For this purpose, the Church as the first and last defender of human life, marriage and the family is systematically vilified. Her rights are routinely and mindlessly usurped; in the most “advanced” societies, those who insist on the public practice of their faith are harassed, prosecuted and penalized. Although the wars of religion that ended with the Treaty of Wesphalia in 1648 have not since recurred, the war on religion is raging everywhere. Not because Godless communism had won, but rather because hedonistic materialism had swallowed the great democracies after the collapse of the Soviet Union and replaced its dreaded venom with something even deadlier. In the rich and “advanced” societies, religion may no longer cast its shadow on the public square unless it be purely secular and promotes the worship of self, sex, the state, power, pleasure, and anything else but God.

What are we to do in the face of all this? The stronger the attack, the stronger too should be our faith. On my way to this conference, my wife and I were privileged to attend a “white mass” for people with “special needs,” offered by the new cardinal-designate, Archbishop Donald Wuerl at St. Matthew’s cathedral in Washington, D.C. These were people with various disabilities, many of whom followed the mass and sang with the choir, using sign language. It occurred to me then that we are all a people with special needs----and the first such need is to be faithful always to our Lord.
We in the Philippines are often compelled to say our country is the last holdout in the global assault of the culture of death. For us “death” is the acronym for divorce, euthanasia, abortion, total fertility control and homosexual union. None of these individual components of death had been legalized, and hopefully none will be. The faith remains vibrant, and on his last visit to the country in 1995, Blessed John Paul II called the Philippines “the light of Asia and the world.”

Christianity first came to the country in 1521 when Magellan completed the circumnavigation of the globe. Thus the faith of the Filipinos came from, or at least through, Europe. With the increasing dechristianization and paganization of Europe today, it is inevitable and certain that as “the last man standing” we would now emerge as the final target of attack. The Philippine Church, however, is determined to mark the approaching 500th year of our Christianization as a strong and vibrant Church. This is why the whole Philippine Church---clergy, laity and religious---stands as one in the defense of human life, the family, marriage and the faith.
Around the world today, there is an unmistakable campaign to terrorize the Church into silence on the all-important issues of life, marriage, the family and the faith. This is obvious from the recent tendency of the media to present certain cases of sexual misconduct within the clergy, as though all priests, rather than just one or two sick ones, were involved, and that the Church authorities were not doing anything at all, even though the guilty ones had been disciplined and the Pope himself had sought out the victims for their healing and forgiveness. Ironically, the over-sensationalization of these cases usually appear in public organs that openly endorse the homosexual agenda, which includes same-sex marriage, and other perversions such as pedophilia. Against these are vast numbers of worse cases in various circles and layers of society which are never reported in the media. The enemies of the Church are determined to use the sins of some of her priests to shame the Church into silence on the most important issues of human existence. But the Lord himself has assured us that the power of darkness shall not prevail against his Church.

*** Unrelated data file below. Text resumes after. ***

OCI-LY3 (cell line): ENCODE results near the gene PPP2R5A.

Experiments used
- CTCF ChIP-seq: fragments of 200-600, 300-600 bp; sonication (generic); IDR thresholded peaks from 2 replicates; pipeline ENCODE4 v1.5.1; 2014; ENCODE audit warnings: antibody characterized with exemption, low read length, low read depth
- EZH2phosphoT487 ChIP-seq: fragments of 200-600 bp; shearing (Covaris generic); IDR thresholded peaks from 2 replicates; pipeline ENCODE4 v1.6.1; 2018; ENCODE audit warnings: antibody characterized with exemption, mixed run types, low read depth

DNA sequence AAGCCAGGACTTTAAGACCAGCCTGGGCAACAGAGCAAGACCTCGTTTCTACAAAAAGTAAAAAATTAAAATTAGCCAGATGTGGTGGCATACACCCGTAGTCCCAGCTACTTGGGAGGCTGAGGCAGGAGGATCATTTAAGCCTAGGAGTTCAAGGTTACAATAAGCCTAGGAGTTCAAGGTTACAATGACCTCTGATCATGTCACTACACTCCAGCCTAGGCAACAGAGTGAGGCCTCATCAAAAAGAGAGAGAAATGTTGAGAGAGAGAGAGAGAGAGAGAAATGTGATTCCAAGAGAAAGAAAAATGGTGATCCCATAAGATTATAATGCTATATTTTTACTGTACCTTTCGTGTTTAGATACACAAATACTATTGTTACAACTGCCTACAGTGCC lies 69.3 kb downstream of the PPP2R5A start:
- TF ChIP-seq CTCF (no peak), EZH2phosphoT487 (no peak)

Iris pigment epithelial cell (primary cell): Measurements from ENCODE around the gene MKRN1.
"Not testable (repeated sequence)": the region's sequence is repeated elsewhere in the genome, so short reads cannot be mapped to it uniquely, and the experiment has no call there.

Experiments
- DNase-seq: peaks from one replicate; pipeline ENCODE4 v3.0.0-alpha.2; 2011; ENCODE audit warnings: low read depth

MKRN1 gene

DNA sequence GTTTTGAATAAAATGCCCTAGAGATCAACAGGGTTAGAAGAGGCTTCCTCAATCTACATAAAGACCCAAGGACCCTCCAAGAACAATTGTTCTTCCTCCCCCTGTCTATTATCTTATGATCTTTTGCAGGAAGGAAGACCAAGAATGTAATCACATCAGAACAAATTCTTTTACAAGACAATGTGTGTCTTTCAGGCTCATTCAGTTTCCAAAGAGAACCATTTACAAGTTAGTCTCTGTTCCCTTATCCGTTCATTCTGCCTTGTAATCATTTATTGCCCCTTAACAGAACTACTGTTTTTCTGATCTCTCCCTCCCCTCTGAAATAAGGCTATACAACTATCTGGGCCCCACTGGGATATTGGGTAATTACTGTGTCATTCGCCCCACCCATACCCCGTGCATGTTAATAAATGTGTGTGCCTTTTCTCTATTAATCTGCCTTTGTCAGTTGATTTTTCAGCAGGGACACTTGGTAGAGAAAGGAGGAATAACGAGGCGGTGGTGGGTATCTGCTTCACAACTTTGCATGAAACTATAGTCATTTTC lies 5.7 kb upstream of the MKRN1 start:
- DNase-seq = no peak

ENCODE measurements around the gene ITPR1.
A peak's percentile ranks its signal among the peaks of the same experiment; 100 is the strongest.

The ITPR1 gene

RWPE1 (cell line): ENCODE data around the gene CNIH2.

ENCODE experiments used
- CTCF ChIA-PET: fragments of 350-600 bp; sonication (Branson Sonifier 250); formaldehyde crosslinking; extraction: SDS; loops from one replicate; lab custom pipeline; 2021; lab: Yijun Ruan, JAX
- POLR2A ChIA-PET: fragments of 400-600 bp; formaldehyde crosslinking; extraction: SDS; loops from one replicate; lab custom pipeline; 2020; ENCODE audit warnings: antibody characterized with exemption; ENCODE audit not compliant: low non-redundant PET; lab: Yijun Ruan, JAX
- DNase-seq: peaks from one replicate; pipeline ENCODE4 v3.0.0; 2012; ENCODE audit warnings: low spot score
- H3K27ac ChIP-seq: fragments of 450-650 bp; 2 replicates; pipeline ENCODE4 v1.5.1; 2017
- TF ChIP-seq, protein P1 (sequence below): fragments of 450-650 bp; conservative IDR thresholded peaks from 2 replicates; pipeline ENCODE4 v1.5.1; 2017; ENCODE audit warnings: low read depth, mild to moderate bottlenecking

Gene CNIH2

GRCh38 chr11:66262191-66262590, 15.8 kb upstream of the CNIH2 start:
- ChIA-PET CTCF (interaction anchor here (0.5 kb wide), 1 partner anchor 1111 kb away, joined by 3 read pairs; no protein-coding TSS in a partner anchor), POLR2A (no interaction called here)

My friend Mario from Croatia once told an international family conference in Rome that in most battles, we cannot predict the outcome. But in the war between the culture of life and the anti-culture of death, we know that we have already won, except that we must still fight some more before we complete our victory. For we are fighting God’s battle, and “God never loses any battle,” as St. Josemaria tells us. This is a “crisis of saints,” and God wants a handful of men “of his own” to fight his daily battle for human life, marriage and the family. May we be not wholly unworthy to be counted among such men.

Towards the end of our five-day congress in Rome, Cardinal-designate Raymond Leo Burke, Archbishop Emeritus of Saint Louis, and Prefect of the Supreme Tribunal of the Apostolic Signatura dwelt on the same point. He said:
“The fundamental presupposition is the victory of life, which Our Lord Jesus Christ has already won. Christ animates the Church in time with the grace of His victory over sin and death, until the victory reaches its consummation, at His Final Coming, in the Heavenly Jerusalem. Notwithstanding the grave situation in our world of the attack on innocent and defenseless human life and on the integrity of marriage as the union of man and woman in a bond of lifelong, faithful and procreative love, there remains a strong voice in defense of our littlest and most vulnerable brothers and sisters without boundary or exception, and the truth about the marital union as it was constituted by God at the Creation. The Christian voice, the voice of Christ transmitted by the Apostles, remains strong in our world. The voice of men and women of goodwill, who recognize and obey the law of God written upon their hearts, remains strong in our world.” (Raymond Leo Burke, Catholic Orthodoxy: Antidote Against The Culture of Death, Istituto Patristico “Augustinianum”, Rome, 9 October 2010)
How will the family, the domestic church and basic cell of society, fare against all the attacks?

Michael O’Brien, the Canadian artist, author and mystic, writes: